Bethea's Karate Studio

119 West Sycamore Street
Kokomo, IN 46901

(765)452-4286

betheaskssd.com

Kobudo

All karate students at Bethea's Kokomo School of Self Defense are required to learn some of the history of karate.  More specifically, it is important to know our "family tree" - who our Sensei learned his karate from, who Sensei's sensei learned his karate from and so on.

A brief summary of our "family tree" follows...

Shugoro Nakazato began his training in Karate in 1935 at the age of 14.  At the same time, he started training in the kobudo weapons bo, nunchaku, tonfa, sai and kama.  His sensei until the start of WWII was Seiro Tonaki.  After the war, Sensei Nakazato returned to Okinawa and resumed kobudo training under Sensei Tonaki's sensei's son - Masami Chinen.  Sensei Tonaki and Sensei Chinen were students of Sanda Chinen (Masami Chinen's father), who was also known as Yamane TANMEI (an honorary Okinawan title).  After Sanda Chinen's death, Masami Chinen named his style Yamane-ryu in honor of his father.  Sanda Chinen in turn learned bojutsu from his father, Chinen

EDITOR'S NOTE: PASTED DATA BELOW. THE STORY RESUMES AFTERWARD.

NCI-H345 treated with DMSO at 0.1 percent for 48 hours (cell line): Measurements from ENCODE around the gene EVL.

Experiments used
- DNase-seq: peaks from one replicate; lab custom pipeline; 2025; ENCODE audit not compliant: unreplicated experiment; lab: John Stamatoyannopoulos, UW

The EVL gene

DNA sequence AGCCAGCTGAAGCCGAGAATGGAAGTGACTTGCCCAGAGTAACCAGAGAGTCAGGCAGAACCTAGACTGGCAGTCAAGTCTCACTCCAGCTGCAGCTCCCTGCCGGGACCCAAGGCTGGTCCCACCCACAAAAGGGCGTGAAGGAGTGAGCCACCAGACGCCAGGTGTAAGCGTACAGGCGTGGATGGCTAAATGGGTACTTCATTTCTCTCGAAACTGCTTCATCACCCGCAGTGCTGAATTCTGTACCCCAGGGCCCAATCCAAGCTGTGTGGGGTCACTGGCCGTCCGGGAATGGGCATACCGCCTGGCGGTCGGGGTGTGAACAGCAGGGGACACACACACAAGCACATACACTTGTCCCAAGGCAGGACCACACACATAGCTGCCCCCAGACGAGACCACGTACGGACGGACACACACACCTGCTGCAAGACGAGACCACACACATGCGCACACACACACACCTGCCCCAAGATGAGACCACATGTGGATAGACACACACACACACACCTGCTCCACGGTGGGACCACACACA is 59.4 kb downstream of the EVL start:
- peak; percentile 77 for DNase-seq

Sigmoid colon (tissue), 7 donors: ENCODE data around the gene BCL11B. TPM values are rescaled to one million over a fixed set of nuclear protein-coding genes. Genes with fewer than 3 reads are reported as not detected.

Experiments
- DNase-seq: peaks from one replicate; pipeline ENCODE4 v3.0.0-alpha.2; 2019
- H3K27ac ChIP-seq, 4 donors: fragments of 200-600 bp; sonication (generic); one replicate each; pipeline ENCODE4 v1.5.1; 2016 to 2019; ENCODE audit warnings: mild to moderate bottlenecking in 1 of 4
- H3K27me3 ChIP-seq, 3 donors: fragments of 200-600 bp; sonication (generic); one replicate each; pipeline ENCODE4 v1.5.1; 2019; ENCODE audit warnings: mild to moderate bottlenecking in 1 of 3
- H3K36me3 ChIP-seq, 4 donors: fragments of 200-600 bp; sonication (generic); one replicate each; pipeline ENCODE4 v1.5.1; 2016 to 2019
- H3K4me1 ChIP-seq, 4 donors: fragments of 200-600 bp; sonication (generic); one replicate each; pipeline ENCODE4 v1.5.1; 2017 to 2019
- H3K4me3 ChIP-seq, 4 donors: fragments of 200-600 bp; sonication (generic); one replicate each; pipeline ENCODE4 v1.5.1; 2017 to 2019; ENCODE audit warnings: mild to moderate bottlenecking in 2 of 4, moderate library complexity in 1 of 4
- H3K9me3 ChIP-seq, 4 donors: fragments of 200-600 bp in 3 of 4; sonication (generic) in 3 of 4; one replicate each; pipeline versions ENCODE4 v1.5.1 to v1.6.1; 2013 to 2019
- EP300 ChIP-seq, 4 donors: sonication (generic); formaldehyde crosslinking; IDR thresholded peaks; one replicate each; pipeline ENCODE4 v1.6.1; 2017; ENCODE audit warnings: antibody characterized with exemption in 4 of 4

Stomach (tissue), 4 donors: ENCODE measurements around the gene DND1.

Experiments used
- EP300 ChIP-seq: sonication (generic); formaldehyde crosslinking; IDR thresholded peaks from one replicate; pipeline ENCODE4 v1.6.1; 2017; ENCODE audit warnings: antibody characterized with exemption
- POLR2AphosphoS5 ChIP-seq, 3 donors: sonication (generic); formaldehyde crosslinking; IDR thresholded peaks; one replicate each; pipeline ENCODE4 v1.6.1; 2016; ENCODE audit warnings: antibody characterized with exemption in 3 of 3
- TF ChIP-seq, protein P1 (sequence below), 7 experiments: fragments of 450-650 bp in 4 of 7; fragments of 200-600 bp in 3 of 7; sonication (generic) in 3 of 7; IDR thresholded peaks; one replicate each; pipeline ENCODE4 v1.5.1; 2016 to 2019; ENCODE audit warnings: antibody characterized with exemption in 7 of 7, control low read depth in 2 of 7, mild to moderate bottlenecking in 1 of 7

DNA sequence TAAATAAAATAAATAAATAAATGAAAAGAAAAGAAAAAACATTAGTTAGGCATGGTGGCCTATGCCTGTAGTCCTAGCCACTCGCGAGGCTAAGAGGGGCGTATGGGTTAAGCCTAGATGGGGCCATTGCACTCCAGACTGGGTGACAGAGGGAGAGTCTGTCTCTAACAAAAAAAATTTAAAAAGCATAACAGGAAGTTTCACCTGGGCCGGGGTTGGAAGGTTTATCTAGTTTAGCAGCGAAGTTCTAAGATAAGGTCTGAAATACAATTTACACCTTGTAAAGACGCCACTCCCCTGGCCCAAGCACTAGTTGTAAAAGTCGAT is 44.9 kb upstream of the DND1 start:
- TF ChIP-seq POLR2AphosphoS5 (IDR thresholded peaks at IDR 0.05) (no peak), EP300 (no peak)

PEICHIN (another honorary Okinawan title).  Chinen PEICHIN was a student of Tode Sakugawa, who was a student of Kusanku and other teachers of Chinese martial arts.  For those already familiar with our karate history, it will be interesting to note that our karate and kobudo can both be traced back to Tode Sakugawa.

A parallel line in our kobudo comes from Kenkou Nakaima who, in 1970, named his "secret" family fighting style Ryuei-ryu and started training non-family members.  The Nakaima family lineage goes back through Sensei Nakaima's father, Kenchu Nakaima, and his father, Norisato Nakaima.  Norisato Nakaima learned his martial arts during his stay in China.